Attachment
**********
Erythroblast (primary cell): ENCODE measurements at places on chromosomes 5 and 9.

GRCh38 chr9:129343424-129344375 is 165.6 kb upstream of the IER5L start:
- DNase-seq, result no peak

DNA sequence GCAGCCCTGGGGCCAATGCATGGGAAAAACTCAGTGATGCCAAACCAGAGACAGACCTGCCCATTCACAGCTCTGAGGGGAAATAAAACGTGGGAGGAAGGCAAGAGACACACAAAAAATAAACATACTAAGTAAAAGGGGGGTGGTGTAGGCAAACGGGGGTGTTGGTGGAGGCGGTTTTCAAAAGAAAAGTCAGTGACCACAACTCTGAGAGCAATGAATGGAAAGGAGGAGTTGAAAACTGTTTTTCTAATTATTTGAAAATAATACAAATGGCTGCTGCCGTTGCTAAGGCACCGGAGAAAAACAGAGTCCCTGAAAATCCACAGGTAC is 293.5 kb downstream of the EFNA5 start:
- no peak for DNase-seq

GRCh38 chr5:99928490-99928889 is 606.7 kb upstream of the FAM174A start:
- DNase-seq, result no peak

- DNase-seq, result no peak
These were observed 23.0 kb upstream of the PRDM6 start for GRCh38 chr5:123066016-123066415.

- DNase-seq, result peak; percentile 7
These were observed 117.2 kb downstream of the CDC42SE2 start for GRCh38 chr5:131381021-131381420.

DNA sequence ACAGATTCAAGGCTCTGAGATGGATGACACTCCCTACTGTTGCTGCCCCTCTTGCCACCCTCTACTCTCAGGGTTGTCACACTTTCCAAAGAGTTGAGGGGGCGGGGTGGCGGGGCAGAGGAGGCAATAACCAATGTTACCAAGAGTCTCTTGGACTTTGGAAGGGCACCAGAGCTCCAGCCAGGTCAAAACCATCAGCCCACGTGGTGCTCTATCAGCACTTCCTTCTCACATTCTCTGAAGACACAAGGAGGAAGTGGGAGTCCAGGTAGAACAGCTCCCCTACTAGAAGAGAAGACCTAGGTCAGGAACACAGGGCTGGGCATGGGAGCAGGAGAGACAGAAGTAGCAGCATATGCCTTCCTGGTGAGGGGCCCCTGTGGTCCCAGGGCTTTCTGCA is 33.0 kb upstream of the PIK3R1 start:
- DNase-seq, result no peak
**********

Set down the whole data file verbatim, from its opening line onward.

Erythroblast (primary cell): ENCODE measurements at places on chromosomes 5 and 9.

GRCh38 chr9:129343424-129344375 is 165.6 kb upstream of the IER5L start:
- DNase-seq, result no peak

DNA sequence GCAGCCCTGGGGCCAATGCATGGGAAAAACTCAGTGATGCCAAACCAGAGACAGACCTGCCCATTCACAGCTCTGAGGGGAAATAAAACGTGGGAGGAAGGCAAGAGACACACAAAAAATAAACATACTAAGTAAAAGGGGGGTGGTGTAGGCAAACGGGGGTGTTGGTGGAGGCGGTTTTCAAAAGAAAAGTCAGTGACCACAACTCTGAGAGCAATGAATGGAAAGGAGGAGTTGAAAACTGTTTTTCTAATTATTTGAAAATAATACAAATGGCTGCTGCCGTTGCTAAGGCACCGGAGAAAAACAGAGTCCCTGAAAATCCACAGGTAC is 293.5 kb downstream of the EFNA5 start:
- no peak for DNase-seq

GRCh38 chr5:99928490-99928889 is 606.7 kb upstream of the FAM174A start:
- DNase-seq, result no peak

- DNase-seq, result no peak
These were observed 23.0 kb upstream of the PRDM6 start for GRCh38 chr5:123066016-123066415.

- DNase-seq, result peak; percentile 7
These were observed 117.2 kb downstream of the CDC42SE2 start for GRCh38 chr5:131381021-131381420.

DNA sequence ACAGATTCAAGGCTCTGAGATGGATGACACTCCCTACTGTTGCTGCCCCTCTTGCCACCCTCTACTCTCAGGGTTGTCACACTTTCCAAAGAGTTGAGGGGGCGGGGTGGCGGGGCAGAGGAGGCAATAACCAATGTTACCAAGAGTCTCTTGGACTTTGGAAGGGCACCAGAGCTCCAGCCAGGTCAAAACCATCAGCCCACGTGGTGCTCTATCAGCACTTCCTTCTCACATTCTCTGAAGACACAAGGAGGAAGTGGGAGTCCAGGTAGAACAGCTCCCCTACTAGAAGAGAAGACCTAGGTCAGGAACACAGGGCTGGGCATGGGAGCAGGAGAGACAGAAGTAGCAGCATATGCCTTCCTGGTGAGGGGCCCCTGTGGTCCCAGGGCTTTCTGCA is 33.0 kb upstream of the PIK3R1 start:
- DNase-seq, result no peak